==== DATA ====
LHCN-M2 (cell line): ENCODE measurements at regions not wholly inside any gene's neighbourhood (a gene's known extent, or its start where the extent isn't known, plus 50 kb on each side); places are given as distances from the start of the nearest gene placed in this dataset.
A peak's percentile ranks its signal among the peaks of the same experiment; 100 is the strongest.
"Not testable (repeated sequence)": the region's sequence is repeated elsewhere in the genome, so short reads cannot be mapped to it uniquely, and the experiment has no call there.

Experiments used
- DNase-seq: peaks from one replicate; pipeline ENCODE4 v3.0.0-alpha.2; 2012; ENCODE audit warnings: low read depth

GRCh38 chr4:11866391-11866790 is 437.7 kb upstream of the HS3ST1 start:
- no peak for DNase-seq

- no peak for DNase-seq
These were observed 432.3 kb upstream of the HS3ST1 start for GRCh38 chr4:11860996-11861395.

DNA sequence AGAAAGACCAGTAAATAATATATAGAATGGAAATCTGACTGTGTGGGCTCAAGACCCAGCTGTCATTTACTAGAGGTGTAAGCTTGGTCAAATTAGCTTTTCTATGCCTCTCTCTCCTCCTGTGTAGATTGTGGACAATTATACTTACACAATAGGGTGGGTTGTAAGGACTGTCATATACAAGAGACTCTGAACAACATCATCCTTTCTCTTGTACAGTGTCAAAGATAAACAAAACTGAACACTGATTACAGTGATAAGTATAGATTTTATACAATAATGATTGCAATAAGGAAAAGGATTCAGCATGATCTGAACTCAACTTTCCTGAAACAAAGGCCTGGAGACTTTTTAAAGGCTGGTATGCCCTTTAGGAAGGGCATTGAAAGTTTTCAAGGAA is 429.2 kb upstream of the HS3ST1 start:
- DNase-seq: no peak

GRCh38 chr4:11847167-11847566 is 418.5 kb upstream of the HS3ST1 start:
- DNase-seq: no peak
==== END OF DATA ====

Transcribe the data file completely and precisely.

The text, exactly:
LHCN-M2 (cell line): ENCODE measurements at regions not wholly inside any gene's neighbourhood (a gene's known extent, or its start where the extent isn't known, plus 50 kb on each side); places are given as distances from the start of the nearest gene placed in this dataset.
A peak's percentile ranks its signal among the peaks of the same experiment; 100 is the strongest.
"Not testable (repeated sequence)": the region's sequence is repeated elsewhere in the genome, so short reads cannot be mapped to it uniquely, and the experiment has no call there.

Experiments used
- DNase-seq: peaks from one replicate; pipeline ENCODE4 v3.0.0-alpha.2; 2012; ENCODE audit warnings: low read depth

GRCh38 chr4:11866391-11866790 is 437.7 kb upstream of the HS3ST1 start:
- no peak for DNase-seq

- no peak for DNase-seq
These were observed 432.3 kb upstream of the HS3ST1 start for GRCh38 chr4:11860996-11861395.

DNA sequence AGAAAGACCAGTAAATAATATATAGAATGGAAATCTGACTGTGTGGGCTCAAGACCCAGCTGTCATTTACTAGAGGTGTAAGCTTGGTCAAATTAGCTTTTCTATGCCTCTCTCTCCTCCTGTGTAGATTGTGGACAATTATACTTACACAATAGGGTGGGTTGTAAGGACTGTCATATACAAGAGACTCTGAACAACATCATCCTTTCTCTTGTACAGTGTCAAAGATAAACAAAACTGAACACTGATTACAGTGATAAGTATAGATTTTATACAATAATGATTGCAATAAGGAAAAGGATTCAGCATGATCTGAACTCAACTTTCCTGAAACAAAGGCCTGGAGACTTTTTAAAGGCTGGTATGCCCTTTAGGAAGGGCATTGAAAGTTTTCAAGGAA is 429.2 kb upstream of the HS3ST1 start:
- DNase-seq: no peak

GRCh38 chr4:11847167-11847566 is 418.5 kb upstream of the HS3ST1 start:
- DNase-seq: no peak